If you want to make perfect relationship decisions, this is not the article for you. Why? Because that’s impossible since we are not perfect people.
However, as Christians, we should always try to make better and better choices as life goes on. Therefore, here are 3 biblical things you can do that will help you make really good relationship choices.
1. Make Decisions Now that Prevent You from Needing to Make Unnecessarily Hard Relationship Decisions Later
Yes, hanging out with that unbeliever a little bit before it gets too serious may seem innocent. But what happens once you two start sharing more with each other and become emotionally attached?
Sure, you may have gone to the club recently and not hooked up with anyone. But what happens next time once you’ve had a few drinks and someone starts hitting on you that you find really attractive?
Yes, you may have been able to watch a movie with your boyfriend or girlfriend late at night and you avoided sexual sin that time. But what happens when you do this so much that your guard gets dropped, you both are tired, and your hormones are raging?
In Proverbs 5, we are warned about the dangers of a promiscuous person. Notice one solution given to us to avoid these bad relationships, “Keep your way far from her, and do not go near the door of her house” (Proverbs 5:8). In other words, it will be a lot easier to avoid this kind of temptation if you keep your distance from the beginning.
You are far more likely to make good decisions if you think ahead and try to avoid putting yourself in situations where it’s going to be very hard to make the right choice.
2. Accept the Principle that “a Little Almost Always Turns Into a Lot”
Have you ever noticed that whatever seat you pick on the first day of class, usually that is the seat you will sit in the rest of the semester? Some people wake up and read their Bible while other people wake up and start scrolling; but most of us do the same thing every morning whatever that may be. Why can’t you eat just one potato chip?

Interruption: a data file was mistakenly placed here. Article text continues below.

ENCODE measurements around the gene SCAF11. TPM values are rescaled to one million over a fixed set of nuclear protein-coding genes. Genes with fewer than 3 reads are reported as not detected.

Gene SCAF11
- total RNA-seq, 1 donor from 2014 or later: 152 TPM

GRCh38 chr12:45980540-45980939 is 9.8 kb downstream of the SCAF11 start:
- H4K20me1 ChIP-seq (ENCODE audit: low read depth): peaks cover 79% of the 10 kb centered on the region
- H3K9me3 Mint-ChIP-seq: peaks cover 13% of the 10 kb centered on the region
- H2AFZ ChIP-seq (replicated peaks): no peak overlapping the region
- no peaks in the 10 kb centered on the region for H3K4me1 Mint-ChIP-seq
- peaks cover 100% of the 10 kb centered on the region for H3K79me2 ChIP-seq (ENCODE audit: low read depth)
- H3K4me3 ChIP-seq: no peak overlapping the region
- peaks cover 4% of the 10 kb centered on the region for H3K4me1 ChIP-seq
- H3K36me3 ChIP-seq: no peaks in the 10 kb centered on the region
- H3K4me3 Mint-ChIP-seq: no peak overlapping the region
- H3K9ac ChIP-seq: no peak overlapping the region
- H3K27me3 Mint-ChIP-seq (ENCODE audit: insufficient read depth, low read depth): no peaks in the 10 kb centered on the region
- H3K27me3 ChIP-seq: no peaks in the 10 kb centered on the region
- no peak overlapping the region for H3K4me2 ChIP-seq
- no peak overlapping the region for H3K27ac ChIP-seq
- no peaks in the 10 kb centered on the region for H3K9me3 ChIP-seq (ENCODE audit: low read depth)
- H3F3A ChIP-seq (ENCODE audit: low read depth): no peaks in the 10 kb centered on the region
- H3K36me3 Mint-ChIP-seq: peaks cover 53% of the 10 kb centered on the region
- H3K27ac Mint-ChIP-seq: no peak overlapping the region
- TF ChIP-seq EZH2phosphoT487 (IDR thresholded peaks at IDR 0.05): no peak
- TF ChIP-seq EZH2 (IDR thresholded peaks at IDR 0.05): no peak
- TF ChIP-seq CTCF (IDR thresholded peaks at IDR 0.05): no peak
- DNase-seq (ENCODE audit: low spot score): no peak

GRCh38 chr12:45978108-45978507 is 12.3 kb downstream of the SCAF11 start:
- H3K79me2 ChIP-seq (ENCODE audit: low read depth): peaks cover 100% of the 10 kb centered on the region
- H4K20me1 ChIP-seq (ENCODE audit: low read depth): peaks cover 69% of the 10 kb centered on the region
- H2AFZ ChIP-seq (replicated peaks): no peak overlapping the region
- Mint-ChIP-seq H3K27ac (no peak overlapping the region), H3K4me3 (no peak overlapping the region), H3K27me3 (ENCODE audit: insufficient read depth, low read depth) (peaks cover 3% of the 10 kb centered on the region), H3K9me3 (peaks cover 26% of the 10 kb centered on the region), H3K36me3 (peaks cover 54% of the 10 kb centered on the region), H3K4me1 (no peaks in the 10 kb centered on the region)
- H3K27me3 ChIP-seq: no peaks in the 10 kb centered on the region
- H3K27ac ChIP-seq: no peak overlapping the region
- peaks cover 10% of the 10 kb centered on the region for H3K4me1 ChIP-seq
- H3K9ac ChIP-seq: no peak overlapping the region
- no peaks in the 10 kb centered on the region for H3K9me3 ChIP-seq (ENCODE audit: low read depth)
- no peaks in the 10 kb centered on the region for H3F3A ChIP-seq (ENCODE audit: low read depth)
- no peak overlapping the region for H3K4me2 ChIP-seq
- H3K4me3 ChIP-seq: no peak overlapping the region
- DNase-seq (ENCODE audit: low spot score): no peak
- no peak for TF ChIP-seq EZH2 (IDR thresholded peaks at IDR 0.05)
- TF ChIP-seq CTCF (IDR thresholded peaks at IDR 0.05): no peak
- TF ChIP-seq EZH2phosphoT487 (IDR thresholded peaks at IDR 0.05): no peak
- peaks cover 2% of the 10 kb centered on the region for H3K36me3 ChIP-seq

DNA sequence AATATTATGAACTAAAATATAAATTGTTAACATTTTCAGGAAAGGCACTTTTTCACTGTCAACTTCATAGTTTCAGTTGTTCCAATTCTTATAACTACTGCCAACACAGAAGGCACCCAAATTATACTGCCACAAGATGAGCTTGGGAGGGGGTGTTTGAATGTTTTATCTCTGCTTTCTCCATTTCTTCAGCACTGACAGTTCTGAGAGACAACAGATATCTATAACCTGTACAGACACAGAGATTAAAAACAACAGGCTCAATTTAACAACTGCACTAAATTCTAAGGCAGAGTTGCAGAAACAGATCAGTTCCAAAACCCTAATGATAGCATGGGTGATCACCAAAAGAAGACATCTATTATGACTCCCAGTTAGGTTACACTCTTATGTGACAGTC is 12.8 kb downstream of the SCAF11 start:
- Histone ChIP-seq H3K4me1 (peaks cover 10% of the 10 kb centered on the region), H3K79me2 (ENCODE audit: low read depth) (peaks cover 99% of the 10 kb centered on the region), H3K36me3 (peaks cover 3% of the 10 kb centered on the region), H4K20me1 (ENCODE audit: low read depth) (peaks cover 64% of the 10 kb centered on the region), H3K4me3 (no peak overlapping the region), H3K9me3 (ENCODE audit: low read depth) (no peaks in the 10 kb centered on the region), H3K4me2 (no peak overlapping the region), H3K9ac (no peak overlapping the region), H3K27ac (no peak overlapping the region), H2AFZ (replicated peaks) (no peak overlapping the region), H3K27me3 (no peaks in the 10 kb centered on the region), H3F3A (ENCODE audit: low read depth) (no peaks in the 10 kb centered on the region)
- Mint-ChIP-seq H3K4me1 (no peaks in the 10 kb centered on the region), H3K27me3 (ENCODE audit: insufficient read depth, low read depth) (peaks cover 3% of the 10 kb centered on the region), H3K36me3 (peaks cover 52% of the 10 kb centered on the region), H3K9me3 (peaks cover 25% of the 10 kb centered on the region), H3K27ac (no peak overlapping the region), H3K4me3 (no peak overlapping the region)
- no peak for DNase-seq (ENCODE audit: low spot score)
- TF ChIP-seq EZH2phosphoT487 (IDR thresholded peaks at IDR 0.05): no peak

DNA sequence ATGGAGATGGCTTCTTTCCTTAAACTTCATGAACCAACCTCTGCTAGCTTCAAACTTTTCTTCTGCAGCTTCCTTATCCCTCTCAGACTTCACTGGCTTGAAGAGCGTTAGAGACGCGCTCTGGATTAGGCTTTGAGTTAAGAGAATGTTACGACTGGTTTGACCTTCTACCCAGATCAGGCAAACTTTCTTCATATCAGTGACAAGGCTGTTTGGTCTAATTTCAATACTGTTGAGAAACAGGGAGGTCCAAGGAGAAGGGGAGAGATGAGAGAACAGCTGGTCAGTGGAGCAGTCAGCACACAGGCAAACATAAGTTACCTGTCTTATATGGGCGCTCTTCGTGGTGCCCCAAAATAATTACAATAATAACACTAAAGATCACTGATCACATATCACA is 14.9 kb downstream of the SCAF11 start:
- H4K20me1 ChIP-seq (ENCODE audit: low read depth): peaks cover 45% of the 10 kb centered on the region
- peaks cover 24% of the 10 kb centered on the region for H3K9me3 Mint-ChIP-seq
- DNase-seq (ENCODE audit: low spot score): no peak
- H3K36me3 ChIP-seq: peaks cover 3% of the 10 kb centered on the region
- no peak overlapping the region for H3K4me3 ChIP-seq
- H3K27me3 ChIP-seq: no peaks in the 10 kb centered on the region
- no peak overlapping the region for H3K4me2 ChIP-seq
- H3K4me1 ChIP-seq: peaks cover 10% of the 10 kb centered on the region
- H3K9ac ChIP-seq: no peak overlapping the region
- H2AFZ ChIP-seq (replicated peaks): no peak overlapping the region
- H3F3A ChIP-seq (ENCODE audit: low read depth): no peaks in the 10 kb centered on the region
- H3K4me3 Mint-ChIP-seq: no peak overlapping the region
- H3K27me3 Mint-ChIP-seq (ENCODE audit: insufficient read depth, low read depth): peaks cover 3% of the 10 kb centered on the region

We are habit forming creatures. When we experience something we like, we almost always try to experience more of this. This is evidence of the principle that “a little almost always turns into a lot.” For example, Proverbs 6:10-11 states, “A little sleep, a little slumber, a little folding of the hands to rest, and poverty will come upon you like a robber, and want like an armed man.”
If you want to make good relationship choices, learn to make the right small choices, because those always lead to bigger choices later on. Yes, you want to marry the right person, but who are you texting with when you are single? Yes, you want to raise a family in the Lord. But how often do you read your Bible when you are unmarried? Yes, you want to be equally yoked in marriage, but are you equally yoked in your friendships?
If you want to make good relationship decisions, start by making good small relationship decisions, because for better or worse, a little almost always turns into a lot.
3. Accept What Is Rather than Searching for What Could Be
Perhaps the easiest way to get into a bad relationship is by thinking of what you hope this person will be rather than learning to accept the truth about who this person really is.
You may have wanted to marry a virgin who lived for the Lord their whole life. But this person that you’re falling in love with is not a virgin. Rather, they are someone who lived sinfully but has now repented and is committed to living a sexually pure life now. If you want them to be someone they are not, you may miss out on choosing to be in a great relationship.
You may be falling in love with someone who is a virgin but they are not really following the Lord in other areas of their life. If you want to be with someone who loves the Lord, you will get into an unequally yoked relationship if you are unwilling to see the truth that this person is not spiritually mature enough for you.
There are a million examples like this. Many times we get into relationships and then blame this person for not being who we thought they were. But in reality, this happens more often not because this person lied to us and showed us a false version of themselves but rather because we lied to ourselves and we saw the version of this person that we wanted to see (1 Peter 4:7).